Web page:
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Updated: Nov 9, 2018

How the growth of knowledge is making scarcity obsolete

One of the paradoxical outcomes of the recent developments in science and technology is the reversal of the notion of scarcity. For all of history, and particularly since Adam Smith The Wealth of Nations in the 18th Century, value in economics has been centered on the ways to allocate scarce resources. Now, information is no longer scarce in the developed world; it is abundant. This concept of abundance is a major difference between knowledge and other economic resources. We make more knowledge every day, building on previous knowledge, and knowledge frequently increases in value—ironically, not because it is scarce, but because it is abundant.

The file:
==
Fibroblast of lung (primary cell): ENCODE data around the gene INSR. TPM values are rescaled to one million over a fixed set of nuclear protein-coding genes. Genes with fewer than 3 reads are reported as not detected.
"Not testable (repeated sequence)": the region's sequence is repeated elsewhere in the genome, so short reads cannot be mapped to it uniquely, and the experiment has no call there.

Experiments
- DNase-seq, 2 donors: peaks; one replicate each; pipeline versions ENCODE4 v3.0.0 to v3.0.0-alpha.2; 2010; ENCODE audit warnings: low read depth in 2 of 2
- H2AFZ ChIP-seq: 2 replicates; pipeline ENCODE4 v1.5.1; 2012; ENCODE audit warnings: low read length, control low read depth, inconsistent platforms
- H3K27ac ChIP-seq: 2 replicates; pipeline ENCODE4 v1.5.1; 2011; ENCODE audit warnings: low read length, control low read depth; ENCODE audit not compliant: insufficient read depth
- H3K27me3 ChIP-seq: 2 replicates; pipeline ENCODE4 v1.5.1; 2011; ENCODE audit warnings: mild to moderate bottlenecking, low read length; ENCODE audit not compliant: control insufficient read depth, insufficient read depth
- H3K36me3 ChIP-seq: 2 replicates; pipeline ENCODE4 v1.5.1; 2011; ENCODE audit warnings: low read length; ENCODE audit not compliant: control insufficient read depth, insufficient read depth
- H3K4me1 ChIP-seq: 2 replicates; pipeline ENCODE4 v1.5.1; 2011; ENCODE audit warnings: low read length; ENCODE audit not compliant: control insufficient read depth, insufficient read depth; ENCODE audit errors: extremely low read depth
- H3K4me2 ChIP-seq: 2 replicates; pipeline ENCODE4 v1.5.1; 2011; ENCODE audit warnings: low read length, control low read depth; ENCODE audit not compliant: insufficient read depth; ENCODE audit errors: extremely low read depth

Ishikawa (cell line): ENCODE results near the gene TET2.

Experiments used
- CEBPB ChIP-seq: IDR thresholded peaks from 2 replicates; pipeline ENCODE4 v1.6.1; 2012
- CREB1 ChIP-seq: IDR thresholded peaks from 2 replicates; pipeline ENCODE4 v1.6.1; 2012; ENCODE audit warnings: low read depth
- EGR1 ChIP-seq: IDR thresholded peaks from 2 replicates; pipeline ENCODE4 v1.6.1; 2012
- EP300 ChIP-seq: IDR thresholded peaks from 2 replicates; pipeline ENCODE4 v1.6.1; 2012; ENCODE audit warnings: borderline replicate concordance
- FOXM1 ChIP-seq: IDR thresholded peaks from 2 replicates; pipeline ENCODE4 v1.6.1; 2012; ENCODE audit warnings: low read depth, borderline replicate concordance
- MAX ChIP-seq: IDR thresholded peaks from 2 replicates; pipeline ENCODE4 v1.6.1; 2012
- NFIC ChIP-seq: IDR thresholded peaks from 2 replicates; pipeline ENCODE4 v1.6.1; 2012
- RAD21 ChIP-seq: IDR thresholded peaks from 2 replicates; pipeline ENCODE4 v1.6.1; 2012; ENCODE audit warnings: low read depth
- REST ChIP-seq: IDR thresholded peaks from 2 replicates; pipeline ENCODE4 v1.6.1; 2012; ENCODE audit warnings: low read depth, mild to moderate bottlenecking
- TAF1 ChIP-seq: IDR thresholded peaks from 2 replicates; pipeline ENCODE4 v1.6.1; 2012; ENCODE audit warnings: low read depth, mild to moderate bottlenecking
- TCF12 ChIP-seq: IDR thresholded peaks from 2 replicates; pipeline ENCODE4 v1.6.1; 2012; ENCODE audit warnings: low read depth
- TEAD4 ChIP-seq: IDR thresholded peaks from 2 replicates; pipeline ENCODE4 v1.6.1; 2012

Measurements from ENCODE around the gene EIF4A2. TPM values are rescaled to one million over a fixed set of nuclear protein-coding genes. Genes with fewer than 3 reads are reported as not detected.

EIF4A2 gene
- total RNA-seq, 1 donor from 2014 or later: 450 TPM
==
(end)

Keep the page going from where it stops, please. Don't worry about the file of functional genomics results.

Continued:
The abundance of information has created a challenge for us, both in learning how to make use of it and how to manage it. Where we allow the constant flow of information from smart phones and social media to cause a distraction, we not managing the information and the distraction prevents our brains from functioning at optimum levels. Managing information is a key skill to learn in our current business climate.

In the business arena, work has become increasingly cerebral, as we have shifted away from manual jobs, so the need to protect our brain capacity to perform cerebral work is essential. But there is more – the ability of business leaders to set a vision for their organization is key to maximizing the value of cerebral work. It takes integrated left and right brain thinking, based on a clear organizational vision, to achieve a holistic output that meets the requirements of the market. Business helps to drive this change.

Managing and nurturing our brain’s cerebral output, in the face of abundance of knowledge, is key in our current business climate.
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